Sunday, March 25, 2012

The Lure of O’Brian

Around the end of February I once more jumped into the Aubrey/Maturin series of novels by Patrick O’Brian. Like many other O’Brian fans, I have never grown tired over the years of returning to these books for another reading. There seems no end to the thrill and fascination of them, coming back to me each time as fresh as wet ink. It is a long series, but one so rich in period detail filled with colorful characters, history of the Napoleonic Wars and life aboard nineteenth century sailing ships, all composed in the nearest thing to perfect prose—it’s easily my choice for what to take to a deserted island. I finished another reading of Post Captain, the second book on Saturday.

Difficult to single out one particular aspect, but my greatest attraction to Patrick O’Brian’s books is probably the language. I well know that there are millions of readers who shy away from the kind of prose found in O’Brian, calling it archaic, difficult, affected and thick, and I offer no defense for that. I just happen to like it. There’s always something to make us laugh (or cringe) in the Aubrey/Maturin books and looking for a spicy example from Post Captain to share, I took a hint from another fan of the series. Here is a passage, a brief medical diagnosis. Dr Ramis is addressing his friend, Stephen Maturin…

‘You speak of loss of weight. But I find that you yourself are thin. Nay, cadaverous, if I may speak as one physician to another. You have a very ill breath; your hair, already meagre two years ago, is now extremely sparse; you belch frequently; your eyes are hollow and dim. This is not merely your ill-considered use of tobacco—a noxious substance that should be prohibited by government—and of laudanum. I should very much like to see your excrement.’

On another occasion Dr Maturin could give tit for tat, but in this case he merely assures his friend that he would be happy to oblige. And it is through the mouth of Stephen Maturin that O’Brian launches his most entertaining floods of humor. Another passage from Post Captain includes this exchange:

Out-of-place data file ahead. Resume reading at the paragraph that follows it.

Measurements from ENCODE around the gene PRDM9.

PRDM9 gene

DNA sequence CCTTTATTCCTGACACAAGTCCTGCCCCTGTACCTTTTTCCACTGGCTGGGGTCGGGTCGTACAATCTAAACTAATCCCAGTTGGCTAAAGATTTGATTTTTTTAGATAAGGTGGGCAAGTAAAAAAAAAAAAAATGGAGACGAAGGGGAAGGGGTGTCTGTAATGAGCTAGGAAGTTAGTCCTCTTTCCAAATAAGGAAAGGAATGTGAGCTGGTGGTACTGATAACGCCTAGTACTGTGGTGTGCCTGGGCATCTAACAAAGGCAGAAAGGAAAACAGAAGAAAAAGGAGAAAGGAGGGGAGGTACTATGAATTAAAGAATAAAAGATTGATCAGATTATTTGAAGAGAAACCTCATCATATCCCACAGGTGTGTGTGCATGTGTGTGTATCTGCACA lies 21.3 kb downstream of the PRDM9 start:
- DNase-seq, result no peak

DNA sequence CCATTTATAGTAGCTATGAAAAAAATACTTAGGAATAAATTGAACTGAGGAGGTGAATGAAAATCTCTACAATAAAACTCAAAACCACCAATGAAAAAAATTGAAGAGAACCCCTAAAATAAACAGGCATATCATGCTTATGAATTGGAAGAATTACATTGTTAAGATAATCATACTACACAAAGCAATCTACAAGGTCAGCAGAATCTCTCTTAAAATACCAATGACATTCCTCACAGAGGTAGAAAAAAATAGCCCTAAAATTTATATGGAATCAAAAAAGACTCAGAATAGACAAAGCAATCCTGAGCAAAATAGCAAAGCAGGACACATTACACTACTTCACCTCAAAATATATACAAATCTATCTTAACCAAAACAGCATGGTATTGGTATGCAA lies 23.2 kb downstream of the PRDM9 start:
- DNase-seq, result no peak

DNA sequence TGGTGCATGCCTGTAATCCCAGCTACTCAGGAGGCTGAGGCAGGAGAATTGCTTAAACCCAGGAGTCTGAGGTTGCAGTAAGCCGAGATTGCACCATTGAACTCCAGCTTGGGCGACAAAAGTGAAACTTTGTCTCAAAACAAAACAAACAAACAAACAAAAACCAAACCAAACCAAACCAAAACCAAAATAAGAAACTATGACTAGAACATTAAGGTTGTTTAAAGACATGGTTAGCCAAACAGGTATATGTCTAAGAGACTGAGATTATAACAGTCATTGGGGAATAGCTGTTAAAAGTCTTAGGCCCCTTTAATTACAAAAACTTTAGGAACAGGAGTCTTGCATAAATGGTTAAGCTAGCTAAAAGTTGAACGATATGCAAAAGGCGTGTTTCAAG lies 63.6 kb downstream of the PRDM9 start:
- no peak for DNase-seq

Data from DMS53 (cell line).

‘This is an ugly stretch of road, with all these disbanded soldiers turned loose. They made an attempt upon the mail not far from Aker’s Cross. Come, let me have your pistols. I thought as much: what is this?’

‘A teratoma,’ said Stephen sulkily.

‘What is a teratoma?’ asked Jack, holding the object in his hand. ‘A kind of grenado?’

‘It is an inward wen, a tumour: we find them, occasionally, in the abdominal cavity. Sometimes they contain long black hair, sometimes a set of teeth: this has both hair and teeth. It belonged to Mr Elkins of the City, an imminent cheesemonger. I prize it much.’

‘By God,’ cried Jack, thrusting it back into the holster and wiping his hand vehemently upon the horse, ‘I do wish you would leave people’s bellies alone. So, you have no pistols at all, I collect?’

‘If you wish to be absolute, no, I have not.’

Reading something recently about the origin of old expressions, I learned an interesting tidbit about the beginnings of the example, ‘pin-money.’ Some may not remember or be familiar with it, and without much thought I always supposed it referred to money set aside. Later in the day I was reading the O’Brian book and with what I suppose is serendipity, came across a passage wherein a gentleman is entrusting his female charges into Captain Aubrey’s care:

‘Oh, never mind them. They are only girls, you know—they can rough it—don’t put yourself out. Think what you will save them in pin-money…’

In the late Middle Ages, to remedy a pin shortage and the hoarding of pins, the British government passed a law allowing pin makers to sell their pins only on certain days of the year. On the specified days many women flocked to the shops to buy pins, many of them taking their carefully saved ‘pin money.’ At the time, pins were relatively expensive, but when prices dropped following industrialization of the pin making process, the expression ‘pin-money’ also got devalued and came to mean something along the lines of pocket money, or a small amount.

At least the delights in reading O’Brian are never a small amount.


  1. Good grief! Where do you find this stuff?
    You can keep your O'Brian; I've spent my pin money (.01 plus shipping) on The Uncommon Reader. Looking forward to it.

  2. Oh, I am sure the archiac language puts many readers off. But that language and the solidly drawn characters and the period details are part of what makes it fine literature. And the battle scenes only add to the thrill of glimpsing long ago times.


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Oak Hill, Florida, United States
A longtime expat relearning the footwork of life in America